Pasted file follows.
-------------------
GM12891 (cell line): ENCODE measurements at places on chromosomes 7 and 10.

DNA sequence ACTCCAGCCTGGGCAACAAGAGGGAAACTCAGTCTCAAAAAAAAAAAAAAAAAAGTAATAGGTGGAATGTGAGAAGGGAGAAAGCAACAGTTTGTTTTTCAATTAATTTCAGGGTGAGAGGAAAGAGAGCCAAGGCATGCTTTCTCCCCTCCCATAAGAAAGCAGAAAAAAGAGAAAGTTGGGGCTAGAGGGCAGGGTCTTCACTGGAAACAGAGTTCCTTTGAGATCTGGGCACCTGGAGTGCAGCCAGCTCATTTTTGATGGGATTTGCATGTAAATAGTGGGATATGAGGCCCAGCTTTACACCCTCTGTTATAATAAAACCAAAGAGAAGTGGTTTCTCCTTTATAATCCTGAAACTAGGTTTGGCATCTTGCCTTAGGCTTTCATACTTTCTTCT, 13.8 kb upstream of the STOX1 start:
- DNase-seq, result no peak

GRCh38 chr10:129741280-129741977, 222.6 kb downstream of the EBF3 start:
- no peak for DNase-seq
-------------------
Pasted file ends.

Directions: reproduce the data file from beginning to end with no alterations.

GM12891 (cell line): ENCODE measurements at places on chromosomes 7 and 10.

DNA sequence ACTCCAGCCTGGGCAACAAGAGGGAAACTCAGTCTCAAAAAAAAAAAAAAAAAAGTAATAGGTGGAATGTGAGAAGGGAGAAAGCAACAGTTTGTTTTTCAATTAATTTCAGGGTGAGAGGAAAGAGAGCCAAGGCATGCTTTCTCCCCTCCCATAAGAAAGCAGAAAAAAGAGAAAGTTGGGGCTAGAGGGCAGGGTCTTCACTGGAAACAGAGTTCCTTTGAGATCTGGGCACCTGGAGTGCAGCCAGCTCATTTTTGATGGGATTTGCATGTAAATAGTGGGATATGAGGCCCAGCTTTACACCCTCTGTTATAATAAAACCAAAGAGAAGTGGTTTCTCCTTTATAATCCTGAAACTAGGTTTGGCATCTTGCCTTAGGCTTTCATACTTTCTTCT, 13.8 kb upstream of the STOX1 start:
- DNase-seq, result no peak

GRCh38 chr10:129741280-129741977, 222.6 kb downstream of the EBF3 start:
- no peak for DNase-seq